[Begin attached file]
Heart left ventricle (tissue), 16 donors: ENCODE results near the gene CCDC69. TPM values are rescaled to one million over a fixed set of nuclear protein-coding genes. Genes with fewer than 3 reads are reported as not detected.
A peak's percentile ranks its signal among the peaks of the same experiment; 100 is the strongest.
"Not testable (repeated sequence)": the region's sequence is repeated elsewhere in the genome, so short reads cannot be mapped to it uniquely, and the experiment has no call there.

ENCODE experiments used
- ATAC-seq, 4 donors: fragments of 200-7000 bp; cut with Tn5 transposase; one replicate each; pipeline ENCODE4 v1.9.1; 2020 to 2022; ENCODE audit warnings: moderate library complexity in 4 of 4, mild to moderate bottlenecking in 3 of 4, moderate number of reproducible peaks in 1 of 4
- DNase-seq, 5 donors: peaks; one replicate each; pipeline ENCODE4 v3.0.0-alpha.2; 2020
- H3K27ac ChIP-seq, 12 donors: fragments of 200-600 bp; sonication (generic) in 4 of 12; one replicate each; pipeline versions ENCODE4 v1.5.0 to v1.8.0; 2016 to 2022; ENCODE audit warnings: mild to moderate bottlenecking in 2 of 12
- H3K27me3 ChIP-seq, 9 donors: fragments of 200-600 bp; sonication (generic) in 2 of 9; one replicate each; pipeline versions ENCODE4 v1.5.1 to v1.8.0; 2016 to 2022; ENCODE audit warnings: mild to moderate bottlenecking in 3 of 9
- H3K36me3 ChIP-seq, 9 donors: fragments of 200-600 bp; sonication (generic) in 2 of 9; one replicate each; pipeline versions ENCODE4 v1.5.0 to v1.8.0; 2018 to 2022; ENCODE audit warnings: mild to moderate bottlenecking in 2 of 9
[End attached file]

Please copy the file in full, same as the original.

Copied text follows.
Heart left ventricle (tissue), 16 donors: ENCODE results near the gene CCDC69. TPM values are rescaled to one million over a fixed set of nuclear protein-coding genes. Genes with fewer than 3 reads are reported as not detected.
A peak's percentile ranks its signal among the peaks of the same experiment; 100 is the strongest.
"Not testable (repeated sequence)": the region's sequence is repeated elsewhere in the genome, so short reads cannot be mapped to it uniquely, and the experiment has no call there.

ENCODE experiments used
- ATAC-seq, 4 donors: fragments of 200-7000 bp; cut with Tn5 transposase; one replicate each; pipeline ENCODE4 v1.9.1; 2020 to 2022; ENCODE audit warnings: moderate library complexity in 4 of 4, mild to moderate bottlenecking in 3 of 4, moderate number of reproducible peaks in 1 of 4
- DNase-seq, 5 donors: peaks; one replicate each; pipeline ENCODE4 v3.0.0-alpha.2; 2020
- H3K27ac ChIP-seq, 12 donors: fragments of 200-600 bp; sonication (generic) in 4 of 12; one replicate each; pipeline versions ENCODE4 v1.5.0 to v1.8.0; 2016 to 2022; ENCODE audit warnings: mild to moderate bottlenecking in 2 of 12
- H3K27me3 ChIP-seq, 9 donors: fragments of 200-600 bp; sonication (generic) in 2 of 9; one replicate each; pipeline versions ENCODE4 v1.5.1 to v1.8.0; 2016 to 2022; ENCODE audit warnings: mild to moderate bottlenecking in 3 of 9
- H3K36me3 ChIP-seq, 9 donors: fragments of 200-600 bp; sonication (generic) in 2 of 9; one replicate each; pipeline versions ENCODE4 v1.5.0 to v1.8.0; 2018 to 2022; ENCODE audit warnings: mild to moderate bottlenecking in 2 of 9